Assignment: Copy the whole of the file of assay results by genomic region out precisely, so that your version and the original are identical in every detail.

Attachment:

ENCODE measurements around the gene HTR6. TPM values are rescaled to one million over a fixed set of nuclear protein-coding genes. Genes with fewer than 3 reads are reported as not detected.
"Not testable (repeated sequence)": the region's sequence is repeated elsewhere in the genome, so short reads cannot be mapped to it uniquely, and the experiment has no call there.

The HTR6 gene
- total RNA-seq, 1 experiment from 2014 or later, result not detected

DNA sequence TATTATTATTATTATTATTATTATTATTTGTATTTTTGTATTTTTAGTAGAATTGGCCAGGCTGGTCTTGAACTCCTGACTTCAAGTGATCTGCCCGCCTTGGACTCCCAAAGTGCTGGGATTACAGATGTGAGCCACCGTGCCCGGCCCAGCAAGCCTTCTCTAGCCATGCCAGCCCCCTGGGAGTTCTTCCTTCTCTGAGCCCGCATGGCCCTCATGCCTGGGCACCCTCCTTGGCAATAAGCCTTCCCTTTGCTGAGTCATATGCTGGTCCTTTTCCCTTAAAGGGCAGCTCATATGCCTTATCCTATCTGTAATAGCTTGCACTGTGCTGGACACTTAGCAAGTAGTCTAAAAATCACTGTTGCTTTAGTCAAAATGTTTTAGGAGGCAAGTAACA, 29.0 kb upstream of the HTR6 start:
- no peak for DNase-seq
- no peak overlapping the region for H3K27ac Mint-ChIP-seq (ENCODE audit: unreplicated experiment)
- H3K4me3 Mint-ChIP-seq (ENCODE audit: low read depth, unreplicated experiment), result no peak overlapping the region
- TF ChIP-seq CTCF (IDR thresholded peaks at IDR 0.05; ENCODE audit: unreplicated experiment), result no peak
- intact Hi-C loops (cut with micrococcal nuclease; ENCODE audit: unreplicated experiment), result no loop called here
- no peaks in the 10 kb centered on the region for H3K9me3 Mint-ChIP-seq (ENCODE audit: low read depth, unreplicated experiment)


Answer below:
ENCODE measurements around the gene HTR6. TPM values are rescaled to one million over a fixed set of nuclear protein-coding genes. Genes with fewer than 3 reads are reported as not detected.
"Not testable (repeated sequence)": the region's sequence is repeated elsewhere in the genome, so short reads cannot be mapped to it uniquely, and the experiment has no call there.

The HTR6 gene
- total RNA-seq, 1 experiment from 2014 or later, result not detected

DNA sequence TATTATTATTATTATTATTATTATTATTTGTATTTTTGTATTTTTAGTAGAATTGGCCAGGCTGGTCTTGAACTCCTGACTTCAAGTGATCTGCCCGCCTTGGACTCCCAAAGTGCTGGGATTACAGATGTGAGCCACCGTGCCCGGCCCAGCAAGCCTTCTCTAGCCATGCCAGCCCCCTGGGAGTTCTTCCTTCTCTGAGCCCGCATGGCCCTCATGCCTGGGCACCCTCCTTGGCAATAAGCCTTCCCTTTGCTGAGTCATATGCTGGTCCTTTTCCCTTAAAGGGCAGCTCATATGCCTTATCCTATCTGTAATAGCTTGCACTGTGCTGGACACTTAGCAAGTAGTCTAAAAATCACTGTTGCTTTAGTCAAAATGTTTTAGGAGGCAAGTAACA, 29.0 kb upstream of the HTR6 start:
- no peak for DNase-seq
- no peak overlapping the region for H3K27ac Mint-ChIP-seq (ENCODE audit: unreplicated experiment)
- H3K4me3 Mint-ChIP-seq (ENCODE audit: low read depth, unreplicated experiment), result no peak overlapping the region
- TF ChIP-seq CTCF (IDR thresholded peaks at IDR 0.05; ENCODE audit: unreplicated experiment), result no peak
- intact Hi-C loops (cut with micrococcal nuclease; ENCODE audit: unreplicated experiment), result no loop called here
- no peaks in the 10 kb centered on the region for H3K9me3 Mint-ChIP-seq (ENCODE audit: low read depth, unreplicated experiment)